VAUGHT: Gilchrist says defense a priority PT1

It's not hard for Michael Kidd-Gilchrist to describe what he thinks should be a fair expectation of him during his first season at Kentucky.

It's not hard for Michael Kidd-Gilchrist to describe what he thinks should be a fair expectation of him during his first season at Kentucky.

"A lot of defense, just being a team player on and off the court. Just winning is what I want to do. Whatever it takes to win, that's what I expect to do and what coach (John) Calipari should expect me to do," Kidd-Gilchrist said. He averaged 20.2 points and 11 rebounds per game for St. Patrick High School, which did not lose until the New Jersey state championship, last season. He was one of four finalists for the Morgan Wooten Award and Naismith Award given to the nation's top high school player. He was a consensus top-five recruit and played in both the McDonald's All-American Game and Jordan Brand Classic.

Picking Kentucky was not a hard choice for Kidd-Gilchrist. His cousin, Dajuan Wagner, played for Calipari at Memphis and spoke glowingly of his former coach. Kidd-Gilchrist has also watched the recent success players such as Derrick Rose, Tyreke Evans, John Wall and others have had playing for Calipari.

"I want to be a great player like them. It's also just the style and personality of Calipari. He has a great way about him. I love his style of play and I loved Kentucky. It was a pretty easy decision for me," Kidd-Gilchrist said.

It was an even easier decision for Calipari to want him because of his all-around game and what he can add immediately to the Wildcats.

"The biggest thing I want him to add to this team is a sense of urgency in practice, a work ethic in practice, just raise the intensity, the fire, the passion that we practice with," Calipari said.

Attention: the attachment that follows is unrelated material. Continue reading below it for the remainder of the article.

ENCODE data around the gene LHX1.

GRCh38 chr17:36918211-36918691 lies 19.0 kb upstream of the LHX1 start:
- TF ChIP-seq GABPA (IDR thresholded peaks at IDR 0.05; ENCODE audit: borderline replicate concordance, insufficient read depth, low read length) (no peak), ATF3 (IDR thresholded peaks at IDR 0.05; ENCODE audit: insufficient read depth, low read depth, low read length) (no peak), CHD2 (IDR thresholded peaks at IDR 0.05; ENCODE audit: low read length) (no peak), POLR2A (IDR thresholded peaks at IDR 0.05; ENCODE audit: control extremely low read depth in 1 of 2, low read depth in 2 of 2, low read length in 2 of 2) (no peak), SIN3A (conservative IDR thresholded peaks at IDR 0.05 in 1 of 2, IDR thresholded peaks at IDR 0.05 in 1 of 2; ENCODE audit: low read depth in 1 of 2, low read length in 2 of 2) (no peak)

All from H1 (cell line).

"I've never seen him go anything but absolutely all out. What will happen is he'll either take over practices or guys will try to step up with him and then it becomes a team on fire, an absolute team on fire. So what I'm asking him to do is every day, I want him to raise that level that we practice with and raise the level that we play with."

Calipari already thinks Kidd-Gilchrist could be a defensive catalyst much like DeAndre Liggins was for last season's Final Four team. "I would say Michael can guard a point guard, a shooting guard, a 3 or 4 (forward) and if he has to a 5 (center)," Calipari said.

"First of all, he's got really long arms, so he may be 6-7, but his arms make him 6-9, 6-10. He's gone from playing post to moving out on the floor each year. He knows how to guard inside. On the outside, he gets down and he can give space, yet put his arms out there. He'll fight a two guard on strings because he's tough. He can guard every position."


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